In the latest problem for the sailing venue for the 2016 Olympic Games in Rio de Janeiro, thousands of dead twaite shad have been found floating in the waters of Guanabara Bay, prompting an investigation by the city’s environmental agency.
Massive die-offs of fish are not uncommon in Brazil, according to O Globo, and it is believed that this may have been triggered by a drought. However, the waters have drawn other unwanted attention because they’re polluted by garbage and untreated sewage from the more than 8 million residents of the 15 cities that share the bay’s shoreline. Twaite shad are a small, silverish fish much like herring.
The waters have made headlines because of the presence of a “super bacteria”, sparking concerns about the health risks to athletes.
The discovery of the fish die-off came during a visit Monday by International Olympic Committee, which said the city was making progress in preparing for the games. But only last month the Brazilian government admitted that it would fall short of its goal of reducing pollution at the venue by the August 2016 start of the games. State governor Luiz Fernando Pezao admitted that cleaning up the area has not been easy. “Every time we have a negotiation,” state governor Luiz Fernando Pezao told reporters (via Sky News) on Wednesday, “the bidding process [for the project] slows and postpones things.”
However, Christophe Dubi, the IOC’s executive director of the Olympic Games, remains optimistic that the goal of reducing pollution by 80 percent remains.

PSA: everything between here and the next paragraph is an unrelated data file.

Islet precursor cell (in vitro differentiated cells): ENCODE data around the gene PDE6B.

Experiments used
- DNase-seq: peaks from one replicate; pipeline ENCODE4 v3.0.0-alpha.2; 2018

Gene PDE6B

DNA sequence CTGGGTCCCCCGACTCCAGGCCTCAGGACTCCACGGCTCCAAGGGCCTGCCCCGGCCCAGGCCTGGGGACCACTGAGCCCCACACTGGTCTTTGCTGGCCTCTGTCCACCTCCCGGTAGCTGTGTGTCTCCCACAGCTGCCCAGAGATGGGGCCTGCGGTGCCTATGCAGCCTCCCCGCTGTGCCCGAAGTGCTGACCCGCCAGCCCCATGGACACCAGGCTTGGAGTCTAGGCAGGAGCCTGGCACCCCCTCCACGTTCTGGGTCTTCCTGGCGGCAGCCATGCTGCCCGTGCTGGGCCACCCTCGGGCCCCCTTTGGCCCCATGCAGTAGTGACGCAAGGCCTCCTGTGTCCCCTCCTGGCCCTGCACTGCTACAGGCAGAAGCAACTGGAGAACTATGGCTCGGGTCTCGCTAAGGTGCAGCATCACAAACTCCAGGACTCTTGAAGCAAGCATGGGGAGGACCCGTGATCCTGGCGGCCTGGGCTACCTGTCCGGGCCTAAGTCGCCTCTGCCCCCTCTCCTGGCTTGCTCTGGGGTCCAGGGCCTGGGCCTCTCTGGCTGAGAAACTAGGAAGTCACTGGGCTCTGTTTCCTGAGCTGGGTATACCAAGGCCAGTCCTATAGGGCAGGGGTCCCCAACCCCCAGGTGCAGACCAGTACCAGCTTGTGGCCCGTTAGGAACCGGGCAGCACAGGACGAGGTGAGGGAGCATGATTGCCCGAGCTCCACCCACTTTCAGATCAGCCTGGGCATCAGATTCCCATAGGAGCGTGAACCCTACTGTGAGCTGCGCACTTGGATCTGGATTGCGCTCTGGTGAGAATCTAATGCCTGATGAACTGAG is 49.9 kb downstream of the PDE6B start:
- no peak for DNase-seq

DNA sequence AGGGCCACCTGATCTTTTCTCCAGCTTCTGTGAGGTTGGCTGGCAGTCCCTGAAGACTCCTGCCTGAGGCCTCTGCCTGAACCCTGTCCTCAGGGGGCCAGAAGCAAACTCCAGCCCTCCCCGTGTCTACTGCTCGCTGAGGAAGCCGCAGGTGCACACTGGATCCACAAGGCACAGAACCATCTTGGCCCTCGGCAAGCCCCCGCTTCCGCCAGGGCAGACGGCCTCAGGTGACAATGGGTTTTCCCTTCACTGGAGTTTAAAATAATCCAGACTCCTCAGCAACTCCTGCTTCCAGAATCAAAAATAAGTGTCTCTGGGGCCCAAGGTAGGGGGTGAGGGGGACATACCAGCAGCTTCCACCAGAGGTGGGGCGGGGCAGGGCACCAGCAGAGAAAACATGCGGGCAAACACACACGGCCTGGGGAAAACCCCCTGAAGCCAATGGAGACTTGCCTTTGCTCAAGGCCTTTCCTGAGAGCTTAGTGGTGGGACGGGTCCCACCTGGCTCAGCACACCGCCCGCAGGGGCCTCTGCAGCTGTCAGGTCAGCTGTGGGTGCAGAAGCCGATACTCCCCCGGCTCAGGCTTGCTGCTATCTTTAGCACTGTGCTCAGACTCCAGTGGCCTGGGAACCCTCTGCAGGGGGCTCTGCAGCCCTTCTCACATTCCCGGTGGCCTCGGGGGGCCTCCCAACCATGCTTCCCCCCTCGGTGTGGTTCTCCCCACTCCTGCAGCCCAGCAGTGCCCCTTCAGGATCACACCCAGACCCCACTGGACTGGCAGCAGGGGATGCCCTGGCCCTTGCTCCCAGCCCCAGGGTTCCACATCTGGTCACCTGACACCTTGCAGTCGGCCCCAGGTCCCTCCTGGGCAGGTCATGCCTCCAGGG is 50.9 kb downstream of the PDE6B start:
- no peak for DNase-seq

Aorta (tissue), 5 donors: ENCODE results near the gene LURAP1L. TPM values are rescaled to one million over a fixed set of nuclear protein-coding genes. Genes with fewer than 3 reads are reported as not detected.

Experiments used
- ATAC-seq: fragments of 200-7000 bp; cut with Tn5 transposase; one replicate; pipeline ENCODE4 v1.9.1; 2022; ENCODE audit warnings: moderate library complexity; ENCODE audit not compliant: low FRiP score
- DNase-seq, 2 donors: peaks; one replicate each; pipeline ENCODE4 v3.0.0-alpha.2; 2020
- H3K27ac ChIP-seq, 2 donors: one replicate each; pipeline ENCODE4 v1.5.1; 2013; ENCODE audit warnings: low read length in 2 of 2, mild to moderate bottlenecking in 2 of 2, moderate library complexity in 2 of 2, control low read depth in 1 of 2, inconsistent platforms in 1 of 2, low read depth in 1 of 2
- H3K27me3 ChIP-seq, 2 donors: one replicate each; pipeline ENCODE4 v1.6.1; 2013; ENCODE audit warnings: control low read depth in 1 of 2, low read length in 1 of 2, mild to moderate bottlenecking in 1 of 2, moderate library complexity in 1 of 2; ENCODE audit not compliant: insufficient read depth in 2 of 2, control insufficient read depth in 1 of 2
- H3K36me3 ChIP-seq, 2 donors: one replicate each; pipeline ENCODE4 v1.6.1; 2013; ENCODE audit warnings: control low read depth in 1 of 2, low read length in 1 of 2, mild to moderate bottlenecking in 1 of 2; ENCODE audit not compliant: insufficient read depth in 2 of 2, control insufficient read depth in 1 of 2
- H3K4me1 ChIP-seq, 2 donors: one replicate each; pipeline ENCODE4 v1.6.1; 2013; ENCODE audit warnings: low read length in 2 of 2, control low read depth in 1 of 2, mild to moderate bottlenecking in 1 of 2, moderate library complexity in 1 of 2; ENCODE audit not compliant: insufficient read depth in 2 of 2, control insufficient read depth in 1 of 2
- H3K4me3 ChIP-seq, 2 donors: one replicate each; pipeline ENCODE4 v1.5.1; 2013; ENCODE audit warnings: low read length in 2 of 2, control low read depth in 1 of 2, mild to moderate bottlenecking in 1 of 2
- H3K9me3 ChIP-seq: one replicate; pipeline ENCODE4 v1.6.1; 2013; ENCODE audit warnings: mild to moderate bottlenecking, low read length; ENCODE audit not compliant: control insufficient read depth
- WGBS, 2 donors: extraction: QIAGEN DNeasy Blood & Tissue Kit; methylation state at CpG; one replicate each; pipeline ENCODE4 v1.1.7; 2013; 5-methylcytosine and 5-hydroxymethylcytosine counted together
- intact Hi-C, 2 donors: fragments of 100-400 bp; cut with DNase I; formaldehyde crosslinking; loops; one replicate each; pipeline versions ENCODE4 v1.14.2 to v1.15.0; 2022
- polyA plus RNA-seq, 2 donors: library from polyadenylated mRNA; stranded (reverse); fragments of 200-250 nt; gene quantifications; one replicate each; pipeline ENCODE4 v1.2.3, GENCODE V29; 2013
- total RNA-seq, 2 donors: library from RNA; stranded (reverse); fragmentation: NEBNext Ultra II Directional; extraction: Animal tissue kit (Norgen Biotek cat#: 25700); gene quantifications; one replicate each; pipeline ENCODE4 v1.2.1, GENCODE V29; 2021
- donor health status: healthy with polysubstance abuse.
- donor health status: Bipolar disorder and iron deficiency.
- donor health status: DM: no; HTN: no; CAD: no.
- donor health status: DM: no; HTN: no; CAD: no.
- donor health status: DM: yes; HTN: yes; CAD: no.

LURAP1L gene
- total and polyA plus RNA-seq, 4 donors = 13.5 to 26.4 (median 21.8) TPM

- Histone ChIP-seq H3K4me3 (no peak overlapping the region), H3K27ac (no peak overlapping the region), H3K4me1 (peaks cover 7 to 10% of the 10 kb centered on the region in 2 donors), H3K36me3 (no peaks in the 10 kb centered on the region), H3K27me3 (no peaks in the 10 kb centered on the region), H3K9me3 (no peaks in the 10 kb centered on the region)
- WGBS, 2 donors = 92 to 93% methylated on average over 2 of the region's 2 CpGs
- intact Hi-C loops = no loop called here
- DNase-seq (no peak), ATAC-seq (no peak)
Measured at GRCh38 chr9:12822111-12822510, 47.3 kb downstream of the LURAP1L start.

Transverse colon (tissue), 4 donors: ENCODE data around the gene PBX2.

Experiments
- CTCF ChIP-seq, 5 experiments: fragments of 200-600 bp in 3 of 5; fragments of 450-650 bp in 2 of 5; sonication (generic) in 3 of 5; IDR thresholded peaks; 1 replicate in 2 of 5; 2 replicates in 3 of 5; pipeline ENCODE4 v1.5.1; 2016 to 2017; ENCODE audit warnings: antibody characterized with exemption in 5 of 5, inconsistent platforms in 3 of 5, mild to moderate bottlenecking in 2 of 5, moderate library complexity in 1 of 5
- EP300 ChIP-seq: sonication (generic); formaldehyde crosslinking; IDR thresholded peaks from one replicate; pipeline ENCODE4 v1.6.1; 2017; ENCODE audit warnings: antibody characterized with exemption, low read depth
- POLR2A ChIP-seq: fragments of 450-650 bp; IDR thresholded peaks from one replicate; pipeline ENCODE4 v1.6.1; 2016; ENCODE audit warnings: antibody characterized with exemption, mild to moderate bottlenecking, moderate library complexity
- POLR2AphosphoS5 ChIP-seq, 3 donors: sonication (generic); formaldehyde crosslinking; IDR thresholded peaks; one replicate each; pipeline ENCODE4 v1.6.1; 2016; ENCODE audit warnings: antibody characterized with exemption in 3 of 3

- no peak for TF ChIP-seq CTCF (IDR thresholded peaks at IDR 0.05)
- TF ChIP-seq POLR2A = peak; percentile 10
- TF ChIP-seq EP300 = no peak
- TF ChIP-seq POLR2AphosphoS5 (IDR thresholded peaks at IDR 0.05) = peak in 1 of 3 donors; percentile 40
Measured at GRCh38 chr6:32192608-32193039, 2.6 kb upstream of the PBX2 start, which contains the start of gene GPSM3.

“We are still aiming for this goal. We cannot judge until the finish line,” he said. “We are like athletes in that we are pushing toward the finish line and we should respect that every effort is being made.”
A lagoon system in western Rio, beside the sites of the Olympic park, is stressed, too, the Associated Press reports.
The Jacarepagua lagoon system is also filled with sewage and trash, and aerial photos taken Tuesday by the environmental group Olho Verde showed a massive bacterial bloom inside the lagoon that has spilled out onto the Atlantic and a popular nearby beach. Cyanobacteria are single-celled organisms that give the water a vibrant blue-green hue and can sometimes prove toxic to humans and other plant and animal species.
Athletes visiting Rio in recent months for test sailing events complained about health risks and the hazards of encountering floating debris in the waters where they’ll compete.
Rio’s environmental agency noted in a statement that the there was a die-off of twaite shad in the bay last November and that analysis then revealed “neither abnormalities in the water, nor the presence of chemical or toxic substances. Therefore, specialists concluded that the incidents could be related to the intense drought.”